The researchers reported that no significant adverse events or complications related to the device were reported. Most adverse events were minor and included bruising, localized edema, mild burns from skin freezing, rash, minor bleeding from needle insertion, minor local bruising, skin induration, minor infection, and pruritus.

Two of the 15 patients who underwent sentinel node biopsy had a positive sentinel node. At the discretion of their treating physician, 27 patients received adjuvant radiation and 1 patient received chemotherapy and 148 began endocrine therapy. More than 95% of patients and 98% of physicians reported satisfaction with cosmetic results during follow-up visits.

Because not all patients underwent sentinel lymph node biopsy and adjuvant radiation, there is likely to be controversy over this approach, suggested Deanna Attai, MD, a breast surgeon at UCLA in Los Angeles and former president of the ‘ASBrS, who was asked for comments.

“We have studies that [indicate that] these treatments do not provide a significant benefit [in this patient population] but there is still this hesitation [to forgo them], “she said Medscape Medical News.

“Patients in this study had an extremely low risk,” he stressed.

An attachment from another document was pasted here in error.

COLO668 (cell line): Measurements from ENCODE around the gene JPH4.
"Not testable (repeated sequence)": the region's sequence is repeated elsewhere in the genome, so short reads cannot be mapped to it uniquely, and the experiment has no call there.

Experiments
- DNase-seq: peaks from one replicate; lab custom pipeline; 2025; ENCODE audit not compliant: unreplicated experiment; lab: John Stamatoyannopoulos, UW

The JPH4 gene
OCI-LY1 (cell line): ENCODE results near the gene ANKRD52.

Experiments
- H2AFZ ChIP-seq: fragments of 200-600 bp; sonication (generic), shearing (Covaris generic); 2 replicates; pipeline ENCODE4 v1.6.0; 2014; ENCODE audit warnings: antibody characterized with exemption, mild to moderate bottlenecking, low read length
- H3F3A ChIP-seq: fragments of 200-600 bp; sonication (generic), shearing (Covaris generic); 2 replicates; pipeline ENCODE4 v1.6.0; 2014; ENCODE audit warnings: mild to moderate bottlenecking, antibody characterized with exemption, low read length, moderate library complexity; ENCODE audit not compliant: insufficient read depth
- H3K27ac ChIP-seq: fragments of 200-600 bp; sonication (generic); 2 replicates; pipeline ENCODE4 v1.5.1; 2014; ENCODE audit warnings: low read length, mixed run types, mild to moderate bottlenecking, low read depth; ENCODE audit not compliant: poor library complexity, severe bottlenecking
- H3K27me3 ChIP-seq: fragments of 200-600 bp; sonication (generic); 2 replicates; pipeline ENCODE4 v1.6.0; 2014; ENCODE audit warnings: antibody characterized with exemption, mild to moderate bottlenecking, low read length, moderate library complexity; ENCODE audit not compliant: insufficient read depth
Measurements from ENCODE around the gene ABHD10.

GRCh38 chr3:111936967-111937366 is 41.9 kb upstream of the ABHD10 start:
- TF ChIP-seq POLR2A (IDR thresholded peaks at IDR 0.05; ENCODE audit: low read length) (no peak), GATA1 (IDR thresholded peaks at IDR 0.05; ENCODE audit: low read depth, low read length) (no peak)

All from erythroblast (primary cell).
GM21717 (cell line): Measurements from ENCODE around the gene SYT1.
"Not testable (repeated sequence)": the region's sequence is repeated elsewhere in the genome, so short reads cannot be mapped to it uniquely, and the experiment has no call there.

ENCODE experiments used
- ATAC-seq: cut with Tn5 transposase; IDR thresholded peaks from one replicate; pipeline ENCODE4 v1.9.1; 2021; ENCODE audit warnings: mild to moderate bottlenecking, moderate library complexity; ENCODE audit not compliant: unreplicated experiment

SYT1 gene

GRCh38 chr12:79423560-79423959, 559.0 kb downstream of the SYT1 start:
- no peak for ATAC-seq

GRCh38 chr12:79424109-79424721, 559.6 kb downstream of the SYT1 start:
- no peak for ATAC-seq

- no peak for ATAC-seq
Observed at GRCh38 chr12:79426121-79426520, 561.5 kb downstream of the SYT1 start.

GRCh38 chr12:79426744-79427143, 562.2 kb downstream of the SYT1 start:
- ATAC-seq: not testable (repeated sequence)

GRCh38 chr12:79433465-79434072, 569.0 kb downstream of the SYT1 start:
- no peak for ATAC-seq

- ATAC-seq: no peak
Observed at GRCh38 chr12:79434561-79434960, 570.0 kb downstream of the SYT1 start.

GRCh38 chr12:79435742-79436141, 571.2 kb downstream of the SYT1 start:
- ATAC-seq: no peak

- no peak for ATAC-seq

“Is five years enough to assess recurrence rates? The answer is probably no. It is likely that recurrences or distant metastases occur 10-20 years later.”

Therefore, it will be difficult to prove that cryoablation is superior to surgery, he said.

“You can demonstrate that cryoablation is not inferior to lumpectomy alone, which allows patients to avoid surgery,” Attai summarized.

The surgical mindset and breast cancer

Attai, who did not participate in the current trial, was a researcher in a previous one-arm cooperative group study on cryoablation of breast cancer, which had as its main result the rate of complete ablation. of the tumor. The study, known as American College of Surgeons Oncology Group Z1072 of the test, 99 patients were enrolled, all of them undergoing ablation followed by surgery. The study reported results in 2014, but it developed very slowly, he noted.